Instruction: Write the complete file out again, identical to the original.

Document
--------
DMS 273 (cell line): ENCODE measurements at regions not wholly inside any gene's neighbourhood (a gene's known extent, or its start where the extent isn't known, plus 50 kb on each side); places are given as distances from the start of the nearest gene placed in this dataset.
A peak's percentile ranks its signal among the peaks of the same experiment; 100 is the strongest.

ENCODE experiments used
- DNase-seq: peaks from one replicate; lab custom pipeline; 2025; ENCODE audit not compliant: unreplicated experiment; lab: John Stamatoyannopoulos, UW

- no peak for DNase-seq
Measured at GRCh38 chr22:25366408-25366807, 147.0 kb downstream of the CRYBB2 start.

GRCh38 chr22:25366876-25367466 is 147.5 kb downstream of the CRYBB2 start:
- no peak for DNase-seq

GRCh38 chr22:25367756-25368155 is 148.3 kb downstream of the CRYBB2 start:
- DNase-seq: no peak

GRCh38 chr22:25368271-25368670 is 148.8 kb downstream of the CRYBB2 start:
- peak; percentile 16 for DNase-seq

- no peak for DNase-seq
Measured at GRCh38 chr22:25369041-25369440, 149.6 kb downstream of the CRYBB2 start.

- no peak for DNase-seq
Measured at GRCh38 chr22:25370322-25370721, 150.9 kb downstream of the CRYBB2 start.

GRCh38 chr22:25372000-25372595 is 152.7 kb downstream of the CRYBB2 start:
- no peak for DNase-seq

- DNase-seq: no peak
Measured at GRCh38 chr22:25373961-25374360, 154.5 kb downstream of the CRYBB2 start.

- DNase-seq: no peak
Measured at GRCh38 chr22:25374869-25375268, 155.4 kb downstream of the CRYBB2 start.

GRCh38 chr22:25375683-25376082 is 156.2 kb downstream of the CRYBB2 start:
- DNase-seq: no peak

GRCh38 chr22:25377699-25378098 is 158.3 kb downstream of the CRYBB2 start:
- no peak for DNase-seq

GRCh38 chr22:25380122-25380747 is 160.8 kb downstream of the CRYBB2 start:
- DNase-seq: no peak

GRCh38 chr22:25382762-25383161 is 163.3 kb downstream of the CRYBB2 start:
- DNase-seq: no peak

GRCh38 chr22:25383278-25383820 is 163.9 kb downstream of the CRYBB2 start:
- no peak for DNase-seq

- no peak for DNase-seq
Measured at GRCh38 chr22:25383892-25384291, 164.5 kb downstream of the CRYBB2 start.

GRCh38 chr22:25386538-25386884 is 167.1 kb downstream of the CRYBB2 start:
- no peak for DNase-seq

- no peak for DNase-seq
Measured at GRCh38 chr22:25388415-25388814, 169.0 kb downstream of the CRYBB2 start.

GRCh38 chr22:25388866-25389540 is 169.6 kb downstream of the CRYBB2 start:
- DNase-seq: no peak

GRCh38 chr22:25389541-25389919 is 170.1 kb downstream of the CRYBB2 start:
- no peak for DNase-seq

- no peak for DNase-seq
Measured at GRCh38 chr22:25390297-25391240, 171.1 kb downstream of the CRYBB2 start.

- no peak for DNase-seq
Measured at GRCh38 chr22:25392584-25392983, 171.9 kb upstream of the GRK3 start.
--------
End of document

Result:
DMS 273 (cell line): ENCODE measurements at regions not wholly inside any gene's neighbourhood (a gene's known extent, or its start where the extent isn't known, plus 50 kb on each side); places are given as distances from the start of the nearest gene placed in this dataset.
A peak's percentile ranks its signal among the peaks of the same experiment; 100 is the strongest.

ENCODE experiments used
- DNase-seq: peaks from one replicate; lab custom pipeline; 2025; ENCODE audit not compliant: unreplicated experiment; lab: John Stamatoyannopoulos, UW

- no peak for DNase-seq
Measured at GRCh38 chr22:25366408-25366807, 147.0 kb downstream of the CRYBB2 start.

GRCh38 chr22:25366876-25367466 is 147.5 kb downstream of the CRYBB2 start:
- no peak for DNase-seq

GRCh38 chr22:25367756-25368155 is 148.3 kb downstream of the CRYBB2 start:
- DNase-seq: no peak

GRCh38 chr22:25368271-25368670 is 148.8 kb downstream of the CRYBB2 start:
- peak; percentile 16 for DNase-seq

- no peak for DNase-seq
Measured at GRCh38 chr22:25369041-25369440, 149.6 kb downstream of the CRYBB2 start.

- no peak for DNase-seq
Measured at GRCh38 chr22:25370322-25370721, 150.9 kb downstream of the CRYBB2 start.

GRCh38 chr22:25372000-25372595 is 152.7 kb downstream of the CRYBB2 start:
- no peak for DNase-seq

- DNase-seq: no peak
Measured at GRCh38 chr22:25373961-25374360, 154.5 kb downstream of the CRYBB2 start.

- DNase-seq: no peak
Measured at GRCh38 chr22:25374869-25375268, 155.4 kb downstream of the CRYBB2 start.

GRCh38 chr22:25375683-25376082 is 156.2 kb downstream of the CRYBB2 start:
- DNase-seq: no peak

GRCh38 chr22:25377699-25378098 is 158.3 kb downstream of the CRYBB2 start:
- no peak for DNase-seq

GRCh38 chr22:25380122-25380747 is 160.8 kb downstream of the CRYBB2 start:
- DNase-seq: no peak

GRCh38 chr22:25382762-25383161 is 163.3 kb downstream of the CRYBB2 start:
- DNase-seq: no peak

GRCh38 chr22:25383278-25383820 is 163.9 kb downstream of the CRYBB2 start:
- no peak for DNase-seq

- no peak for DNase-seq
Measured at GRCh38 chr22:25383892-25384291, 164.5 kb downstream of the CRYBB2 start.

GRCh38 chr22:25386538-25386884 is 167.1 kb downstream of the CRYBB2 start:
- no peak for DNase-seq

- no peak for DNase-seq
Measured at GRCh38 chr22:25388415-25388814, 169.0 kb downstream of the CRYBB2 start.

GRCh38 chr22:25388866-25389540 is 169.6 kb downstream of the CRYBB2 start:
- DNase-seq: no peak

GRCh38 chr22:25389541-25389919 is 170.1 kb downstream of the CRYBB2 start:
- no peak for DNase-seq

- no peak for DNase-seq
Measured at GRCh38 chr22:25390297-25391240, 171.1 kb downstream of the CRYBB2 start.

- no peak for DNase-seq
Measured at GRCh38 chr22:25392584-25392983, 171.9 kb upstream of the GRK3 start.